But not publishing it. Out of a certain diffidence, out of shyness, perhaps out of fear of failure, she did not go through the process of trying to make her work public. It is, in fact, a miserable process. The poetry world is small, intensely political, cliquish, and often quite nasty. I stopped writing poems myself for this reason; it just didn't seem worth the effort. Her friends have been urging her for years to just do it, take her chances. But poetry often grows out of pain, out of the darkness of early experience, out of bad dreams, losses of all kinds, your world at three o'clock in the morning. Working those parts of yourself into poems, and then exposing them to an indifferent world, is no easy thing.

          A few years ago, however, she finally published her first book, Losing the Moon, with Sag Harbor's occasional publisher Canio's Books. It meant very limited distribution, but it was at least a book, she could hold it in her hand, people could see her work. And now her second book, Reports, is out from New Rivers Press, she is actively publicizing it, it has gathered considerable praise from established figures in the poetry world, and not only that--IT'S REALLY GOOD. The pain, the distilled despair, the darkness at the core of her world is still there in the poems, but now she has turned it into small works of very powerful art, words like drills, words that take unexpectedly subversive directions in your mind. Just a few lines from "Driving All Night":
               You can say I feel free, here
               up in the mountains.
               This air is thin, breathing is hard.
               But I'm free, I feel free.
               Shout it, sing it--
               the air won't mind. It
               has you and it's not
               letting go.

          You have to read whole poems to get the full effect and I don't have the space in my little blog to put them in. But trust me, this is impressive work, written by a poet I'm proud to know. What is a black tulip but a victory in the night? The night has not gone away; but it has produced a flower.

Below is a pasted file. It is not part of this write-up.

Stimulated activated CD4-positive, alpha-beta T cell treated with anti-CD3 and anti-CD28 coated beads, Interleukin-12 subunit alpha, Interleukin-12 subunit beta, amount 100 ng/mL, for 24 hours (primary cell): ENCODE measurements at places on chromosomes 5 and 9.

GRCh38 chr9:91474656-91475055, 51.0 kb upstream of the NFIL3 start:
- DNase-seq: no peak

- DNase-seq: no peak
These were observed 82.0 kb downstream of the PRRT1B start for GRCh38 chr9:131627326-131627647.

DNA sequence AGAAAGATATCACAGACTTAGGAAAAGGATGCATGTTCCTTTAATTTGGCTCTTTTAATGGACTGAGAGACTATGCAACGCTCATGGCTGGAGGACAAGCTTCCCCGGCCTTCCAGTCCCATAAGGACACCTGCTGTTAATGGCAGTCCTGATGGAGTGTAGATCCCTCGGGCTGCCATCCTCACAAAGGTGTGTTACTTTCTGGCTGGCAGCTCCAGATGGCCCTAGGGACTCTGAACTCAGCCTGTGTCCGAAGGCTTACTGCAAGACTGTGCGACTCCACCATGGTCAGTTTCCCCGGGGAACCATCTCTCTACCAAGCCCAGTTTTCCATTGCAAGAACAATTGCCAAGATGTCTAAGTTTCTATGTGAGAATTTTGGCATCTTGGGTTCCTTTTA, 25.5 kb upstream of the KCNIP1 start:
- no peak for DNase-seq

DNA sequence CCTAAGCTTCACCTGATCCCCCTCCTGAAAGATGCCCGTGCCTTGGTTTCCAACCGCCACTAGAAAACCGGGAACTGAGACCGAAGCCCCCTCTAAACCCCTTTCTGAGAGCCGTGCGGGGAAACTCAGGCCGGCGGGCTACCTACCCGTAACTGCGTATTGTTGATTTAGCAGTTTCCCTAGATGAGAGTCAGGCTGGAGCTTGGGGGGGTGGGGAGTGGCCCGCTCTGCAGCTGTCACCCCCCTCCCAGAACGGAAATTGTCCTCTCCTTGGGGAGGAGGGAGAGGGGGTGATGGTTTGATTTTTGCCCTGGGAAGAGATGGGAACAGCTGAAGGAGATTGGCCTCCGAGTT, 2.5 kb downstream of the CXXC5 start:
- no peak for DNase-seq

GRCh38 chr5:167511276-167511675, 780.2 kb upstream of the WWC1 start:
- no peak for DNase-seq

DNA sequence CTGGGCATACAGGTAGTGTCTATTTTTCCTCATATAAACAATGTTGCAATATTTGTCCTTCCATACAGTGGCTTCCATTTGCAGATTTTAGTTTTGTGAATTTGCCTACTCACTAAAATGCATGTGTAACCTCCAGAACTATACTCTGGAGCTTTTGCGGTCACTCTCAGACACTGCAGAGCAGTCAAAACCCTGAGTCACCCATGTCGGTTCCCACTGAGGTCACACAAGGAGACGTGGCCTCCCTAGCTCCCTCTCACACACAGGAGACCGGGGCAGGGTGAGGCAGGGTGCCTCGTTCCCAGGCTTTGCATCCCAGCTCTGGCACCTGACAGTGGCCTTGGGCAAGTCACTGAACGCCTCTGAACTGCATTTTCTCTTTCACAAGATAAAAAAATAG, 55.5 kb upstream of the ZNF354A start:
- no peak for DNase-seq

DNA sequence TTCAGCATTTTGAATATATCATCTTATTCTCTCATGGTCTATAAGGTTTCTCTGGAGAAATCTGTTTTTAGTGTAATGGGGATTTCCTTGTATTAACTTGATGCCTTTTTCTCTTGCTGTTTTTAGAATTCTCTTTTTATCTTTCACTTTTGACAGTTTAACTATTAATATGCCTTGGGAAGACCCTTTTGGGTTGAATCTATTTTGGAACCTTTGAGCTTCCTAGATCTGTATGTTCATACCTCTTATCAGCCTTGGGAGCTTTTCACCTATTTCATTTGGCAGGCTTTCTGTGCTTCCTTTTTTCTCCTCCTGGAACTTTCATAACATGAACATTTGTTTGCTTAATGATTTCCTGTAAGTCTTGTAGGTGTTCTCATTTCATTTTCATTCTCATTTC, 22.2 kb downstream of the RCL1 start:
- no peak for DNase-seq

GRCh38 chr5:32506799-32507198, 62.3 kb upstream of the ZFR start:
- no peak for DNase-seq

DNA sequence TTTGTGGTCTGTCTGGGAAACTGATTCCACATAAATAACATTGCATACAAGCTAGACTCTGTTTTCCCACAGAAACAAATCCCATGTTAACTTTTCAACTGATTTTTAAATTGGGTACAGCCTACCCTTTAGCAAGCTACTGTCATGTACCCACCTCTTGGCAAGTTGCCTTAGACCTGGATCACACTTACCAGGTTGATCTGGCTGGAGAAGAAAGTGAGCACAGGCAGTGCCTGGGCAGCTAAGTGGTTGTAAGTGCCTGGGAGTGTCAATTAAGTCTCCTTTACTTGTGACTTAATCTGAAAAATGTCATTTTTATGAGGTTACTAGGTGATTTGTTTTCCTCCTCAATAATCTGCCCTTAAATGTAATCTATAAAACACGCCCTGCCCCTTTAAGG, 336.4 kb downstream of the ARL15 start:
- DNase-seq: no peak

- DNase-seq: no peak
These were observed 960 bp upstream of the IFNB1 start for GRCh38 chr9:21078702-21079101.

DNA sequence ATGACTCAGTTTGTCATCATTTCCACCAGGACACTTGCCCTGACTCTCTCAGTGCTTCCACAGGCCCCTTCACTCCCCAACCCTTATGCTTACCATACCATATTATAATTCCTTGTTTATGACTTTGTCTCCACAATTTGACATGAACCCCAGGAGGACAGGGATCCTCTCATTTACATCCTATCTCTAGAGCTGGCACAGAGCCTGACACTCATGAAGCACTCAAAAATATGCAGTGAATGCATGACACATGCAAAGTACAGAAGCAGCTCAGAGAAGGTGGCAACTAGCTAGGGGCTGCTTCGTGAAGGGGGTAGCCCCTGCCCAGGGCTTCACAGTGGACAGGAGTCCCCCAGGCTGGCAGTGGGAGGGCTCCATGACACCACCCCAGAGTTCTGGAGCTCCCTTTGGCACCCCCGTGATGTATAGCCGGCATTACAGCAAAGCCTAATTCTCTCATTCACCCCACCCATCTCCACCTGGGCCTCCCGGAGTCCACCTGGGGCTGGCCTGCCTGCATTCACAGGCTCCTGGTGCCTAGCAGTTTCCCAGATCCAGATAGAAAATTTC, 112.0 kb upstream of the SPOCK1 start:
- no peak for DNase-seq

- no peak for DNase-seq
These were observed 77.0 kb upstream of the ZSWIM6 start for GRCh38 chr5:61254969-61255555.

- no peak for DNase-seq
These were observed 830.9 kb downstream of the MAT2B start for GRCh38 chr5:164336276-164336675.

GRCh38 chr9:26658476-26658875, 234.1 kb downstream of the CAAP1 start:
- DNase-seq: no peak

Jim McMullan is a whole other story, a world-class illustrator who for many years has done the posters for the Vivian Beaumont Theater at Lincoln Center, who has illustrated children's books for years as well, many of them written by his wife, Kate McMullan, and is also well-known for doing the illustrations in New York Magazine for the story that morphed into the film Saturday Night Fever. Lorraine and I have known the McMullans since 2002. A few years ago I interviewed him for a show on LTV, the local TV channel here in the Hamptons where I occasionally talk to writers and artists about their work. We filmed it in Jim's studio and I was startled by his early work in magazines when he pulled examples of it out of storage. It was edgy and it was dark. Figures loomed out of uneasy backgrounds, smiles were rare, objects, events, portraits did not aim to be pretty. I was not expecting it, but as we got to know him better and he talked about his childhood we began to see where, in a literal sense, he was coming from. He was born in China in the mid-1930s to a British father and a Canadian mother. The family had lived in China for several generations, first as Christian missionaries, then as business people. They had attained a comfort level that included servants and Western luxuries, and the family had founded a prosperous business that gave employment to young girls who had been abandoned as infants--a not uncommon custom in China. But it was the 1930s. Japan was already at war with China. Eventually the war reached Cheefoo, where they were living, and their life changed radically. Jim's father went undercover as a British agent. Jim's mother took him to Canada, to her family, on the next to last boat allowed to leave, then, as the war wound down, to India, where they could see Jim's father, who, shortly after the war was over, was killed when the airplane he was flying in crashed in the Himalayas. Through all of this Jim was growing up, learning firsthand what it means to have your life intersect violently with history, before you're ten years old. To make it that much harder he was a sensitive kid, loved to draw, didn't play sports, wasn't macho, was small, timid, easily bullied. His mother, who descended from time to time into alcoholism, wasn't much help.

          This is the source, as he himself will tell you, of the dark vision coming from the brush of this kind, sensitive, brilliant artist. Catch the tragic sense of life when you're very young and it marks you. It leaves a message on the heart nothing can erase. A few years ago, going through old papers, he found his father's letters to his mother and himself and he decided to address it, to do a book, an illustrated memoir of his childhood, and it is just out now: Leaving China, from Algonquin Books. Brilliant indeed. The chapters are short, one page, and each one is faced by an illustration, and they work like a team. The illustrations are understated, subtle, and all the stronger for that. The text is straightforward, honest and open, and totally unsentimental. This is how it was; this is what happened. But these are dark events, awful to have lived through, terrible in what they tell us about human nature. To be able to back off from the tragedy of his early life, to see it and make art out of it like this--I don't want to deaden such an achievement with a trite phrase, but the phrase is accurate: a triumph of the spirit. This is what gives all his work its strength. It doesn't blink  at the way things are.